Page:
BS: Basically what I said before: Spanish is magical and mysterious to me, but I am at a level where I sometimes write in Spanish, so sometimes a phrase really piques my interest in Spanish and I might write from there. What I write in Spanish might also end up in something I write in English if I translate it, which ends up adding even more to this sense of mystery with all that's lost and gained in the transition between two languages.

Living in a language that still retains its mystery allows me to turn back to English and experience its own mystery and magic anew.

AN: When we spoke earlier you mentioned you're revising your thesis. Could you speak a little to that—what the collection is about, and where you see it going in the future?

BS: Wow, I'd love to. I think I've reached a more cohesive version of the manuscript, but even before I began cutting and revising, the collection focused on troubling and expanding prevailing notions of the shape of love and the search for the self. Whatever shape the search for meaning takes from poem to poem, it is the movement of the search that I hope opens up a space where readers can question received knowledge about the self, love, and our relationship to one another.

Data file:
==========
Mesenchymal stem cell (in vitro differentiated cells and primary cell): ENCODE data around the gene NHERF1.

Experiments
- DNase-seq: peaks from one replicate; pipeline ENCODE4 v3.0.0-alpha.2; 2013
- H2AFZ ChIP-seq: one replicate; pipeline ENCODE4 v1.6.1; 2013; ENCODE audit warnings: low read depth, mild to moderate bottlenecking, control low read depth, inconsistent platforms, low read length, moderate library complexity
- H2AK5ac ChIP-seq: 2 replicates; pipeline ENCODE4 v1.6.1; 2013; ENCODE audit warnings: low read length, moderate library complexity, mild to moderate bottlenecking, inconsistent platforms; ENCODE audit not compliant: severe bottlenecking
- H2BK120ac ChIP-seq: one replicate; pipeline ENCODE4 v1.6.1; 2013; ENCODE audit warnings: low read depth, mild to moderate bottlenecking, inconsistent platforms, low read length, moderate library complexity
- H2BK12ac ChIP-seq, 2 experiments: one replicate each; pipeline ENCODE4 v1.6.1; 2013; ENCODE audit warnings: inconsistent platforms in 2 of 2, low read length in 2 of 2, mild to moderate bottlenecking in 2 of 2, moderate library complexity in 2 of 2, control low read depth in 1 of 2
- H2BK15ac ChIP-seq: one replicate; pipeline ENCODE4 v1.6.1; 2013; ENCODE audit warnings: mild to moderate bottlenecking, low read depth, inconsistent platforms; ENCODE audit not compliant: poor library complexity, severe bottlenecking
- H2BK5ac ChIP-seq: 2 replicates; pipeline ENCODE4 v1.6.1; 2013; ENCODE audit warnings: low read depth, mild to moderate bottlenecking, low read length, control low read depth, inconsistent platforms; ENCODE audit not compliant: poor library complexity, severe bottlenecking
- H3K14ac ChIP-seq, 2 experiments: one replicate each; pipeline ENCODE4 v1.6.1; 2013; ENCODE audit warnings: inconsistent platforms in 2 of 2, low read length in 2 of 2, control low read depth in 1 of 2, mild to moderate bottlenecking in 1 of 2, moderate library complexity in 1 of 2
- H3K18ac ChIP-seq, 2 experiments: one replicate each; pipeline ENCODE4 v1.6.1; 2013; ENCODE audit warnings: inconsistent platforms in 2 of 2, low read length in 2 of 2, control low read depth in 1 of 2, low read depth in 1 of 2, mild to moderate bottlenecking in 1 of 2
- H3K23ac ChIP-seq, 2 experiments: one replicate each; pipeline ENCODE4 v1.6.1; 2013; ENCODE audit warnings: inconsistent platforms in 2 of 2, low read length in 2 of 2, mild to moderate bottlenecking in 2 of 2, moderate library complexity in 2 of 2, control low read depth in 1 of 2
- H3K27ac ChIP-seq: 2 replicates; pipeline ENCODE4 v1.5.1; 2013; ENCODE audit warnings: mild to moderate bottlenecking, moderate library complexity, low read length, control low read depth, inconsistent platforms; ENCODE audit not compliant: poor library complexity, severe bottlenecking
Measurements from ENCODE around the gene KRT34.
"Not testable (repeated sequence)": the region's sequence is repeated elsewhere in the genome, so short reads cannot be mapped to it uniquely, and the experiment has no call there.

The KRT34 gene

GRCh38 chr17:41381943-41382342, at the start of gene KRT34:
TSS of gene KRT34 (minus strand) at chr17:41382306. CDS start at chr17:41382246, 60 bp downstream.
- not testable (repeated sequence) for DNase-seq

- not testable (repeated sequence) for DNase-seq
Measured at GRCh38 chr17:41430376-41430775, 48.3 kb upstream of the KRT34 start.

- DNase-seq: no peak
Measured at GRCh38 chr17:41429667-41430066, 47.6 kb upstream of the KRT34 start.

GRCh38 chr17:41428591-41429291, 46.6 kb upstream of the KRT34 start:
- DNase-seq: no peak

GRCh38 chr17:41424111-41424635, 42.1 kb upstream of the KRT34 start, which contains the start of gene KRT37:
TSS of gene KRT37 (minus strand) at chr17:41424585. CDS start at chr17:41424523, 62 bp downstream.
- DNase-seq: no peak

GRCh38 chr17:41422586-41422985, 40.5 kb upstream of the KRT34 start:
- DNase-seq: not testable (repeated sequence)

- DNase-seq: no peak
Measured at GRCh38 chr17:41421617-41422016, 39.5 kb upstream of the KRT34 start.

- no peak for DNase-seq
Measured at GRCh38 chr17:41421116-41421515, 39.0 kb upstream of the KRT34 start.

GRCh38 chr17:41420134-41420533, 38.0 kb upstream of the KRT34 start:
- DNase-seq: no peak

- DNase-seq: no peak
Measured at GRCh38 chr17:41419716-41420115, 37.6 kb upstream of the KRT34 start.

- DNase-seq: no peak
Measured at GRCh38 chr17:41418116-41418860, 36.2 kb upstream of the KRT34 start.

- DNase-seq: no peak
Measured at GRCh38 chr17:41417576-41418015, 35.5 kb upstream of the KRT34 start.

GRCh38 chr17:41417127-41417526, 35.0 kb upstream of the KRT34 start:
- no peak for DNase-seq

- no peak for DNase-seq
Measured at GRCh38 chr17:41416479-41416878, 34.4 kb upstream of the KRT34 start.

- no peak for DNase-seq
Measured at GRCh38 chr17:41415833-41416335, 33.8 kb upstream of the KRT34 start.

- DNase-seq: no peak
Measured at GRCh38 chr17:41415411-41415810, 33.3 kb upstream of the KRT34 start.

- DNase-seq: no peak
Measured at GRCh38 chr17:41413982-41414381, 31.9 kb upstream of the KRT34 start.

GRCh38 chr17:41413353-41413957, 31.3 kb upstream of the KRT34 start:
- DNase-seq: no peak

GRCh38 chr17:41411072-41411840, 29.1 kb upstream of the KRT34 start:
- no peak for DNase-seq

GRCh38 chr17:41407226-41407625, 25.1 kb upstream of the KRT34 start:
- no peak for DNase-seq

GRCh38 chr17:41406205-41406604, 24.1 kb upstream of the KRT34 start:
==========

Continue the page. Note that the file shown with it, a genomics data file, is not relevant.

I hope to see it going on people's bookshelves in the future! Seriously, though, I think that I'm far from finished writing about love, the self, the other, and the relationship, which have been the most interesting topics to me for a while now, and I see this thesis/manuscript/collection bleeding over into the next.